My son has learned a new word. Actually, it seems more like he's made up a handy new word, and he's quite comfortable plugging it into any situation. The word, as far as Kim and I can tell, is "godder."
Godder is a noun. Godder is a verb. When necessary, godder appears to be an adjective. I have not yet seen any instances of godder being used as an adverb, but I'm fairly certain it could be if needed.
The first time I heard the mysterious new word, I tried to figure out what exactly it was supposed to mean. I was relaxing in bed, and Robbie was crawling around and throwing himself face-first into the pillows, when he suddenly sprung up and said, "I going to go get you some godder." "Some what?" I asked. "Some godder!" he repeated. We played this game several times, when finally I said, "Some godder?" And he, thrilled that I had finally caught on, shrieked "Yes!" and then went off to get me some godder. (We play a similar game often, when he says he's going to go get some pizza. He goes across the room, then comes back holding out his hands as if there's something there, gives me the invisible pizza, and I eat it) He brought back the invisible godder and thrust it into my hands. I held it, a bit perplexed. Finally, I asked, "Am I supposed to eat it?" He laughed and then threw himself face-first into the pillow again.
Soon, I started to hear godder pop up in different conversations. "How are you doing?" "I'm godder." "You're what?" "I'm godder!" Or, "Come on, Mommy! Let's godder!"
Here's the funny thing about godder, though: it's not exactly a nonsense word because it very clearly stands for something. It's the something in question that seems to be in a constant state of flux. When Robbie can't find the exact word he wants, either because he doesn't know it or because it's just slipped his mind, the word becomes godder. Why break up the flow of the conversation? Just say godder and keep it going! When godder happens to be an object, he'll point out godder when (if) you come across it. It's really fascinating.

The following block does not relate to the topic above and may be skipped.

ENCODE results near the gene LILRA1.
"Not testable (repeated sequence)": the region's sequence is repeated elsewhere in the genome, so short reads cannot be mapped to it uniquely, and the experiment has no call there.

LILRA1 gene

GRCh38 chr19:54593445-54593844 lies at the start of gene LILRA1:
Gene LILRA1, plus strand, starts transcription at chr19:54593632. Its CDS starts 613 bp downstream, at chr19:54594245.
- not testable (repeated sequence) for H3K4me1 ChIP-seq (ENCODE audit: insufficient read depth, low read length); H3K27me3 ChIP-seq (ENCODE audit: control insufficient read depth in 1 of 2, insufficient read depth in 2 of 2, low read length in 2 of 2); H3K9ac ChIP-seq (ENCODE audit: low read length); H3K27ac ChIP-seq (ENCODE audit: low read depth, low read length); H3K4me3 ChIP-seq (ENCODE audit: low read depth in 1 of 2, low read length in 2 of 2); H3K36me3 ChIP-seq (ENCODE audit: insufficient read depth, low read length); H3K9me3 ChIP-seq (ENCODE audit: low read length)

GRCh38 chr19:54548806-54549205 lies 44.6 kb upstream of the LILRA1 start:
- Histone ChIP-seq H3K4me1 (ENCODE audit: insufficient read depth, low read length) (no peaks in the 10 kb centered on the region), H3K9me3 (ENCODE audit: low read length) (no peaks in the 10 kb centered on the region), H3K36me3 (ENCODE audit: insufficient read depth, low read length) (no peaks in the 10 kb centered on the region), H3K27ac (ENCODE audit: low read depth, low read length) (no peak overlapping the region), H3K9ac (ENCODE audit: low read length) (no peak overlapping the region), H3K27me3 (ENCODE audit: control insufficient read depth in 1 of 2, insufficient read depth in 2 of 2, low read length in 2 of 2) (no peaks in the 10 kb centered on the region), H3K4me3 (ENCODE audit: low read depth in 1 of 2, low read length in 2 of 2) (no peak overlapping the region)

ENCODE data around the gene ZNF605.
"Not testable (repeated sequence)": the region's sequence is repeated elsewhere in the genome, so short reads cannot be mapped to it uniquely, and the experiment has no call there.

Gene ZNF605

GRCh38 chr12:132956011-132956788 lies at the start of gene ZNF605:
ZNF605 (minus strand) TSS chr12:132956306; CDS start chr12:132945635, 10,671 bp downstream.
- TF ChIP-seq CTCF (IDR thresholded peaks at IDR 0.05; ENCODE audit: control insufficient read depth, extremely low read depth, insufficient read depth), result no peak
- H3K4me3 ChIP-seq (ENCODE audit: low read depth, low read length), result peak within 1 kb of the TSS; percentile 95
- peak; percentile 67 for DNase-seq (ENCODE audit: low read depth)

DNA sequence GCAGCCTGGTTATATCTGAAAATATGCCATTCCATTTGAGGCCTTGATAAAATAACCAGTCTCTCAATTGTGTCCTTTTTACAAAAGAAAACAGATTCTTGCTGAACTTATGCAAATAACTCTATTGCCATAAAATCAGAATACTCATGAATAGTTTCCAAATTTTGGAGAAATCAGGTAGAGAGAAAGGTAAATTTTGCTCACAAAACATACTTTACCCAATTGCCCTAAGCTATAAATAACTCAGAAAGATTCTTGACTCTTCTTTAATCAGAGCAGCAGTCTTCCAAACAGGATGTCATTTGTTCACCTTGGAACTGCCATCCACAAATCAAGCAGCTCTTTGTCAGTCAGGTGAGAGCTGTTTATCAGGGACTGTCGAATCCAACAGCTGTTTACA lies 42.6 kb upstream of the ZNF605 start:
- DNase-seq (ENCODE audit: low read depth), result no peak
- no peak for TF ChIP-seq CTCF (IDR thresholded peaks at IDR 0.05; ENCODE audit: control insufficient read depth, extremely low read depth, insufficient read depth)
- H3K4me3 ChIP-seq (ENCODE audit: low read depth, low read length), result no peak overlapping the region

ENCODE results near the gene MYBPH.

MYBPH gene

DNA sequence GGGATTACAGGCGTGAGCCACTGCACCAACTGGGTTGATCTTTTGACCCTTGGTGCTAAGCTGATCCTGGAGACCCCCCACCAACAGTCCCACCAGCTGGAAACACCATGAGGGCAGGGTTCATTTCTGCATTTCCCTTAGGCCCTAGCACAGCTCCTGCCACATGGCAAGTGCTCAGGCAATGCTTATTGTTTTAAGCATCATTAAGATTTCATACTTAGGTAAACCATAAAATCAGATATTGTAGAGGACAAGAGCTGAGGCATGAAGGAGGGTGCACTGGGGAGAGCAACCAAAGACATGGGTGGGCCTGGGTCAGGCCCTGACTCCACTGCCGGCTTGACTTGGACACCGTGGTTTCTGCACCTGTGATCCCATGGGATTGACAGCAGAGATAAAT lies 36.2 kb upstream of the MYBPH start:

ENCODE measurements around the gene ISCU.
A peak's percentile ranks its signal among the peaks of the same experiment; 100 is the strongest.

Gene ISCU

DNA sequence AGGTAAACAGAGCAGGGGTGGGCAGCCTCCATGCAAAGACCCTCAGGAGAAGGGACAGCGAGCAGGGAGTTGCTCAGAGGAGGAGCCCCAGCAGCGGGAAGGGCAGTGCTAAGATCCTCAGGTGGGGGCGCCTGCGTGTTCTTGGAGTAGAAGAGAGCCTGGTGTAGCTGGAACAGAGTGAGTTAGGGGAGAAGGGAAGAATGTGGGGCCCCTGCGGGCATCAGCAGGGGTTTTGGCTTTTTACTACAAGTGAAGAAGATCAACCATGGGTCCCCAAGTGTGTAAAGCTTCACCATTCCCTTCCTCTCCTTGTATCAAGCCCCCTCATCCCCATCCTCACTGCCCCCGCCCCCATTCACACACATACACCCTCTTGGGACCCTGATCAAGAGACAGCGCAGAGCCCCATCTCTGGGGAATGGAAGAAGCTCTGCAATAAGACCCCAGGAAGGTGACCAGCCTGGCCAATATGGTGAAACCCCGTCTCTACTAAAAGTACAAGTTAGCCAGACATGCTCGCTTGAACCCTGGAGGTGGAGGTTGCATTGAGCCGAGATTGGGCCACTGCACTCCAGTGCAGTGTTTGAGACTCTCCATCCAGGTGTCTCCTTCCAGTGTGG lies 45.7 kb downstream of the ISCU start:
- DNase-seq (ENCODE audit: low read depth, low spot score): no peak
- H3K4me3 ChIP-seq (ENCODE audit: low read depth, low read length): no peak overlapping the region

Godder is the new whatchamacallit. (Wow, honestly didn't expect "whatchamacallit" to go over OK with the spellcheck, but it did) So far as I'm aware, nobody taught him this sort of word substitution. I'm sure there's some child psychological term for what's happening, but the fact that something is explainable doesn't really take away from the wonder of it all.
One thing parenting is constantly teaching me is what a miracle life is. I'm not talking about the joining of two zygotes into a new living, thinking, reasoning individual, though that's quite a feat, too. I'm talking about the process of living. I'm talking about learning. What an incredible thing it is to learn! Eating with silverware is not something that came naturally to us. Nor brushing our teeth. Nor manners, sharing, patience, healthy living, or unhealthy living. We had to learn! And eventually, we started making our own rules--godder, for instance--with nothing but the combination of what we'd learned and our own imagination and intuition. I mean, how cool is that??
Bah. I'm starting to ramble. When my mind gets really excited, it starts to repeat itself, to churn the same thought over and over, keeping is fresh like the same batch of saltwater taffy is stretched again and again until it's ready to be enjoyed. When I'm in that state, I tend to log off, because I feel the churning of the same thoughts comes across as babbling, and when I think I'm babbling, I lose the novelty or the profundity of whatever it was I was churning in the first place.
So instead, I'll simply say godder, my friends.